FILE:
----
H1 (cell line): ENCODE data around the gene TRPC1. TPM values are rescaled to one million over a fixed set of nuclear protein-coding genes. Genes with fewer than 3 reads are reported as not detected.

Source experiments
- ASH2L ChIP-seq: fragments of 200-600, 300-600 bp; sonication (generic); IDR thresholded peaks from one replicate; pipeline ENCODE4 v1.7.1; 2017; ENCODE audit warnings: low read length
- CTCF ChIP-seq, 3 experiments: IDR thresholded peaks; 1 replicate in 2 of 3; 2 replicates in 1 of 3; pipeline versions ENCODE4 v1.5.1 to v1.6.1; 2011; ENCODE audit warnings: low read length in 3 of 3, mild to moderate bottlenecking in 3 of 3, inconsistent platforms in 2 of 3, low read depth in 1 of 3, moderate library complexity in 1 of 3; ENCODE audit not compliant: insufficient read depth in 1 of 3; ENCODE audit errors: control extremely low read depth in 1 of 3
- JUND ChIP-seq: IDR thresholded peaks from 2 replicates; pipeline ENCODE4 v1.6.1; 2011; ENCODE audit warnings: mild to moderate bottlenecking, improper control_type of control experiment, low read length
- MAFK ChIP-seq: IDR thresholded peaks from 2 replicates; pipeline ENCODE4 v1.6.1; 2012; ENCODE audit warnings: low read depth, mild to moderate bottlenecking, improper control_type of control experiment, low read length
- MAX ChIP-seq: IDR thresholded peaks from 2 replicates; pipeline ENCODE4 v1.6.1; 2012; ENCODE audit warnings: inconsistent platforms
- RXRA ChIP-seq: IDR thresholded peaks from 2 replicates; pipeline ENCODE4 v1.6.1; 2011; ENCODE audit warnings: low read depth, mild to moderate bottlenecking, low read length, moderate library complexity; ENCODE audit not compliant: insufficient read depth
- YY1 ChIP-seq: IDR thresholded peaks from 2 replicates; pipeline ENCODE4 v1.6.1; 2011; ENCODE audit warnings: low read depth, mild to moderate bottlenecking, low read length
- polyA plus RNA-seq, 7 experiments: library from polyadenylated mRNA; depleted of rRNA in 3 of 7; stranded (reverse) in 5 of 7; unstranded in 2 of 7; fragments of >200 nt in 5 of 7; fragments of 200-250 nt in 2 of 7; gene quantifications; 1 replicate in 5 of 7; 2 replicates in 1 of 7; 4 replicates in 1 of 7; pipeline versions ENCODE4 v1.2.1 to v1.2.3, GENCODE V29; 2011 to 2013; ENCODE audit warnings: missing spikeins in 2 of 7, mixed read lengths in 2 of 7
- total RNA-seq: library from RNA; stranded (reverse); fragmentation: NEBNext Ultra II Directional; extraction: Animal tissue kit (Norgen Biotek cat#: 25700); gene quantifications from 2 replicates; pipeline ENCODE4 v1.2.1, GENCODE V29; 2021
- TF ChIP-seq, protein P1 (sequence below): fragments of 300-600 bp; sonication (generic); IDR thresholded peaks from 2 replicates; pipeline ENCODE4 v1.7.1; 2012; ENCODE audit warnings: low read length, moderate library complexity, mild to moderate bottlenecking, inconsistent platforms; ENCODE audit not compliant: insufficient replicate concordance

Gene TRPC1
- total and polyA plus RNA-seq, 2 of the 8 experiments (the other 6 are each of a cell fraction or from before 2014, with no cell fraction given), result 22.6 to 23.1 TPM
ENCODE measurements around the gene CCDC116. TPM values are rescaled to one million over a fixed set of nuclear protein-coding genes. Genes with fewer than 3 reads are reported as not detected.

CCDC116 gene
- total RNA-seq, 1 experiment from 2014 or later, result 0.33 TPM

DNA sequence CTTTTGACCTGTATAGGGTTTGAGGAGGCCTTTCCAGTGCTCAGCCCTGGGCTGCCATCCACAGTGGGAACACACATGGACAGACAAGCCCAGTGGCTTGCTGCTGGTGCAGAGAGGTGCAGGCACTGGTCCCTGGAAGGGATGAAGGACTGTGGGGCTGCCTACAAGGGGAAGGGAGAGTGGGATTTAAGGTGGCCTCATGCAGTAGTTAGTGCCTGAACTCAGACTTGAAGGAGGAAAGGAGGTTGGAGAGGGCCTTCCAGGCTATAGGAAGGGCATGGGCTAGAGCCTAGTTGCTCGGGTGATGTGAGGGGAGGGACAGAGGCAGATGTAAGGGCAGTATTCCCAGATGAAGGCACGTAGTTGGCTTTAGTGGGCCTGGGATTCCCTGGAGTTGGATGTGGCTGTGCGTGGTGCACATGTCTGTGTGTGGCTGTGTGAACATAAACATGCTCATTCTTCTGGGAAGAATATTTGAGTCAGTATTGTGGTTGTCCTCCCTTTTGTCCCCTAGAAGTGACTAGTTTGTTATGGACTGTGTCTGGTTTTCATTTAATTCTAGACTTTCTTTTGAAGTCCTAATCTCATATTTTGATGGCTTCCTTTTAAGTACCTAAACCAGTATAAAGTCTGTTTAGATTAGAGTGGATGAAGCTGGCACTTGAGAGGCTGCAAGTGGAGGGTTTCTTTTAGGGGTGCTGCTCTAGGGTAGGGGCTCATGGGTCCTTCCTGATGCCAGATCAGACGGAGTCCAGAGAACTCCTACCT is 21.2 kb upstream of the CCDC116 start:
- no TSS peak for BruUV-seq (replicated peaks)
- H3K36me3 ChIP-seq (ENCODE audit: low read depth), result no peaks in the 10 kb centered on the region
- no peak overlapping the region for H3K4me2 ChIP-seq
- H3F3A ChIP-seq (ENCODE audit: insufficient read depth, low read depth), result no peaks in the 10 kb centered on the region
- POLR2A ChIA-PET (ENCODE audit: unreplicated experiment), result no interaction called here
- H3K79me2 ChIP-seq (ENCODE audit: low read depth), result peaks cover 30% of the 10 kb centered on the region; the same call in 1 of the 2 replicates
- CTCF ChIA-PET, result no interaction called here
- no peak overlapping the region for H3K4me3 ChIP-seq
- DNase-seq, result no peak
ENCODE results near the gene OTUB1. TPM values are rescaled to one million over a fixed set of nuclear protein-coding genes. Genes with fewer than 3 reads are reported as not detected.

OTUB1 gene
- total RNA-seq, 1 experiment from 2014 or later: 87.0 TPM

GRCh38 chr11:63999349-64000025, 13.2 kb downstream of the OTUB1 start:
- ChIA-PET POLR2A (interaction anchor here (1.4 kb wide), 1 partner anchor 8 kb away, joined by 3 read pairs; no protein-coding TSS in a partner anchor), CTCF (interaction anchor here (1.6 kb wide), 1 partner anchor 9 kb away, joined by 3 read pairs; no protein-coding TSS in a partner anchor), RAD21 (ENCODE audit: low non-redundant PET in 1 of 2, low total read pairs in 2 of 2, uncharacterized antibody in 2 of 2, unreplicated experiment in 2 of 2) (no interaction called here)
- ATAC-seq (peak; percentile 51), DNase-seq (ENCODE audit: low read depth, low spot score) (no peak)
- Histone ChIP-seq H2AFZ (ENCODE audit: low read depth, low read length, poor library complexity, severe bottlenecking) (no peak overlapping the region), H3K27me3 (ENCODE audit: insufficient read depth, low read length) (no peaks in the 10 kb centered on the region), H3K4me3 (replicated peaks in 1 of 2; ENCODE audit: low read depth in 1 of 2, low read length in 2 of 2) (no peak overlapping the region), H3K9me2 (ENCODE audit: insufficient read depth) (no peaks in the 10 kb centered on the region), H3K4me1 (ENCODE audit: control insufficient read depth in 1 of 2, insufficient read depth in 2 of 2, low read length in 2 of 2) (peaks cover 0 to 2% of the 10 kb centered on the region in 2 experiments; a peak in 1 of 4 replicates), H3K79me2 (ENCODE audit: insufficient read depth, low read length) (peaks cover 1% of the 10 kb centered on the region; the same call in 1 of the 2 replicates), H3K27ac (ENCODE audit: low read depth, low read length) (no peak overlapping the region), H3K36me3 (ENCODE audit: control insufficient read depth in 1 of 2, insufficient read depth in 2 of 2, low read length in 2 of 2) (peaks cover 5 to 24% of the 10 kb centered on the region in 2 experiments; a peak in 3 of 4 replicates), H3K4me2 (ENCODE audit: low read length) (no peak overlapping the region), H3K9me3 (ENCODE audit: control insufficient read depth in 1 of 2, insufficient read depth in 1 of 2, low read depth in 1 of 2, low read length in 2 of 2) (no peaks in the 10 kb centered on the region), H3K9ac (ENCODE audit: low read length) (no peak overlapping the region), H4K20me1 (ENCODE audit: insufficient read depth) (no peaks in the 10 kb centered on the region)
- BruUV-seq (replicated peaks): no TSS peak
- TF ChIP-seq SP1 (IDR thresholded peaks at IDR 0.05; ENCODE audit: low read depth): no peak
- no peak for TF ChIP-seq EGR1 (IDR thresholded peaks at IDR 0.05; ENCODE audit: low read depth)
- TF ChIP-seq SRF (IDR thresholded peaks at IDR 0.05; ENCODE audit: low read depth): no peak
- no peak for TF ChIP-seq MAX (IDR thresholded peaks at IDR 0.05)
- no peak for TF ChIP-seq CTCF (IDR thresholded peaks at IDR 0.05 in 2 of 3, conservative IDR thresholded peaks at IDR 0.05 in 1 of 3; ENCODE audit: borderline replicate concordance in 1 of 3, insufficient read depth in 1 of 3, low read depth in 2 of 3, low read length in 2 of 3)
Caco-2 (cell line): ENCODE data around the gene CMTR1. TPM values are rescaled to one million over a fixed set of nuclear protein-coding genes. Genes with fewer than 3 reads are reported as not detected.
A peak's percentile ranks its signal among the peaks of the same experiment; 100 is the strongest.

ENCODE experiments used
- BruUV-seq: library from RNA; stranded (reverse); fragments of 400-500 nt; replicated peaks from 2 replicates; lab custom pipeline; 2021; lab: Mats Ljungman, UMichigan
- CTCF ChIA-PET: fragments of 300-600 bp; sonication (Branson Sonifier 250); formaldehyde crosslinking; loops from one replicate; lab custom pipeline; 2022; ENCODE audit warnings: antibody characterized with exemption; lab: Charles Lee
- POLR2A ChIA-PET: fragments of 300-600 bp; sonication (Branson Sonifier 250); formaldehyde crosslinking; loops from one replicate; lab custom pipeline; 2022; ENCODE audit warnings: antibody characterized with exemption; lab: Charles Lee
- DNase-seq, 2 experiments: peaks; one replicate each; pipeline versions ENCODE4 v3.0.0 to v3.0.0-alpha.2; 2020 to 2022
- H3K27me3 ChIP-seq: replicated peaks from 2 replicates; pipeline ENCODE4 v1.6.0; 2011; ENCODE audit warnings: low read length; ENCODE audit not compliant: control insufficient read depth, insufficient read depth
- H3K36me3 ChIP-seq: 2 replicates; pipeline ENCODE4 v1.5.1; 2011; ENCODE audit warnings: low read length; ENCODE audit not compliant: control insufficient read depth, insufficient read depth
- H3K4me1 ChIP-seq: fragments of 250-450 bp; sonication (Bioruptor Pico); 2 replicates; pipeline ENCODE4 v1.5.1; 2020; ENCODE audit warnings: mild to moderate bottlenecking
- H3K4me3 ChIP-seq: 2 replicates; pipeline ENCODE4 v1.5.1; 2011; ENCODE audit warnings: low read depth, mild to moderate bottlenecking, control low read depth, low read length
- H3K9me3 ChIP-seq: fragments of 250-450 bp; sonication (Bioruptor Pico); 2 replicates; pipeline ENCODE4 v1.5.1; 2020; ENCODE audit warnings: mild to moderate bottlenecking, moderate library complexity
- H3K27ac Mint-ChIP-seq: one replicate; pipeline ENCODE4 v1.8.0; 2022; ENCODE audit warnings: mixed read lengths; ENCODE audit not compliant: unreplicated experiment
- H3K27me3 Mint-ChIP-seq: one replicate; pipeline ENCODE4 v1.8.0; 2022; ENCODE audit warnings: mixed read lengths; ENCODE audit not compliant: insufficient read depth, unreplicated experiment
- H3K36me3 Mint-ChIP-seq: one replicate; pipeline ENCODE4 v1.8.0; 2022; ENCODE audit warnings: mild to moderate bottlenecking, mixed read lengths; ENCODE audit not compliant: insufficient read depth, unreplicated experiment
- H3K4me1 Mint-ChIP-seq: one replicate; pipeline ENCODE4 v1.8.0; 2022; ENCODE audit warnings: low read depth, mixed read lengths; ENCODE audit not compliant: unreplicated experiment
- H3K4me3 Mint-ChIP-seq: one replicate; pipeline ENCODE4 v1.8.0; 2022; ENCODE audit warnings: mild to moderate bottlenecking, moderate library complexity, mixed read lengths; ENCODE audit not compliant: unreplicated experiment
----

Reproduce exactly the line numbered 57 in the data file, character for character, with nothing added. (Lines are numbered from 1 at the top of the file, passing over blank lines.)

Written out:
- H3K4me3 Mint-ChIP-seq: one replicate; pipeline ENCODE4 v1.8.0; 2022; ENCODE audit warnings: mild to moderate bottlenecking, moderate library complexity, mixed read lengths; ENCODE audit not compliant: unreplicated experiment